Lesson 12
Fractional Lengths
12.1: Number Talk: Multiplication Strategies (5 minutes)
Warmup
This number talk encourages students to think carefully about the numbers in a computation problem and rely on what they know about structure, patterns, and properties of operations to mentally solve it. The reasoning helps students develop fluency and will support students in calculating products and quotients in upcoming work.
Launch
Give students 2 minutes of quiet think time and ask them to give a signal when they have an answer and a strategy. Follow with a wholeclass discussion.
Supports accessibility for: Memory; Organization
Student Facing
Find the product mentally.
\(19\boldcdot 14\)
Student Response
Student responses to this activity are available at one of our IM Certified Partners
Anticipated Misconceptions
When multiplying \(19\boldcdot 14\), students may only multiply the tens digits and multiply the ones digits and add them to get 136. Ask these students to estimate an answer for the problem and consider whether their answer makes sense.
Activity Synthesis
Ask students to share their strategies for each problem. Record and display their explanations for all to see. Ask students if or how the factors in the problem impacted their strategy choice. To involve more students in the conversation, consider asking:
 “Who can restate ___’s reasoning in a different way?”
 “Did anyone solve the problem the same way but would explain it differently?”
 “Did anyone solve the problem in a different way?”
 “Does anyone want to add on to _____’s strategy?”
 “Do you agree or disagree? Why?”
Design Principle(s): Optimize output (for explanation)
12.2: Info Gap: How Many Would It Take? (15 minutes)
Activity
In this activity, students use division to solve problems involving lengths. No methods are specified for any of the questions, so students need to choose an appropriate strategy.
The info gap structure requires students to make sense of problems by determining what information is necessary, and then to ask for information they need to solve it. This may take several rounds of discussion if their first requests do not yield the information they need (MP1). It also allows them to refine the language they use and ask increasingly more precise questions until they get the information they need (MP6).
Here is the text of the cards for reference and planning:
Launch
Arrange students in groups of 2. In each group, distribute the first problem card to one student and a data card to the other student. After debriefing on the first problem, distribute the cards for the second problem, in which students switch roles.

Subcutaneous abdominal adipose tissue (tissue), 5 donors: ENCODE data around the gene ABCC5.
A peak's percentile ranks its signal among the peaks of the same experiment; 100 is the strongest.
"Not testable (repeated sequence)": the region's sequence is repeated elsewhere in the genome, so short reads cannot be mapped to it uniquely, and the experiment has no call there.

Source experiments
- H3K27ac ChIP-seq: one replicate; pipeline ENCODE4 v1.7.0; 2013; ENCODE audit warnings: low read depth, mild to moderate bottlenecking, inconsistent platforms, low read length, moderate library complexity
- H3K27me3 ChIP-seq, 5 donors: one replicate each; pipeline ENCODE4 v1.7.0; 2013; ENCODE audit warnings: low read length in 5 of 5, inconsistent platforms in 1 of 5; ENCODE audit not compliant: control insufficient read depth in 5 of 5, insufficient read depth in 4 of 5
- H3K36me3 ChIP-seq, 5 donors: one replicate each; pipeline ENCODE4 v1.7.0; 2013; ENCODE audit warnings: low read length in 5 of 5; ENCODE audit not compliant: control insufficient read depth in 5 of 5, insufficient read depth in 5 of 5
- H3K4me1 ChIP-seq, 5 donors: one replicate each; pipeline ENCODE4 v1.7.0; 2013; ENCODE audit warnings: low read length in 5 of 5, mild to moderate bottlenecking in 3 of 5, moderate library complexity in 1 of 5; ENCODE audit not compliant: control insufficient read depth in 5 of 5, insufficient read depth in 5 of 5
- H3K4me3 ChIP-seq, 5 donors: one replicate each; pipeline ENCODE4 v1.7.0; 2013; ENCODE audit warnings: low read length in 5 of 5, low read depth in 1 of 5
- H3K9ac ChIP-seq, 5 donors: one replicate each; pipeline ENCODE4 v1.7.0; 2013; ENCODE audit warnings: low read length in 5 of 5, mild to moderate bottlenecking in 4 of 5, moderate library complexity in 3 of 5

Supports accessibility for: Memory; Organization
Design Principle(s): Cultivate Conversation
Student Facing
Your teacher will give you either a problem card or a data card. Do not show or read your card to your partner.
If your teacher gives you the problem card:

Silently read your card and think about what information you need to be able to answer the question.

Ask your partner for the specific information that you need.

Explain how you are using the information to solve the problem.
Continue to ask questions until you have enough information to solve the problem.

Share the problem card and solve the problem independently.

Read the data card and discuss your reasoning.
If your teacher gives you the data card:

Silently read your card.

Ask your partner “What specific information do you need?” and wait for them to ask for information.
If your partner asks for information that is not on the card, do not do the calculations for them. Tell them you don’t have that information.

Before sharing the information, ask “Why do you need that information?” Listen to your partner’s reasoning and ask clarifying questions.

Read the problem card and solve the problem independently.

Share the data card and discuss your reasoning.
Student Response
Student responses to this activity are available at one of our IM Certified Partners
Student Facing
Are you ready for more?
Lin has a work of art that is \(14\) inches by \(20\) inches. She wants to frame it with large paper clips laid end to end.
 If each paper clip is \(1\frac34\) inch long, how many paper clips would she need? Show your reasoning and be sure to think about potential gaps and overlaps. Consider making a sketch that shows how the paper clips could be arranged.
 How many paper clips are needed if the paper clips are spaced \(\frac14\) inch apart? Describe the arrangement of the paper clips at the corners of the frame.
Student Response
Student responses to this activity are available at one of our IM Certified Partners
Anticipated Misconceptions
Some students may not know what is meant by the “spine” of a book. Consider holding up a book and pointing out where its spine is.
If students struggle to represent the situations mathematically, suggest that they draw diagrams to represent the situations. They could start with sketches of the objects and then move toward other simpler or more abstract representations as they make better sense of the problems.
Activity Synthesis
Select previously identified students to share their solutions and reasoning for each question. Start with students who used the more involved methods and move toward the more efficient ones. Record the approaches for all to see.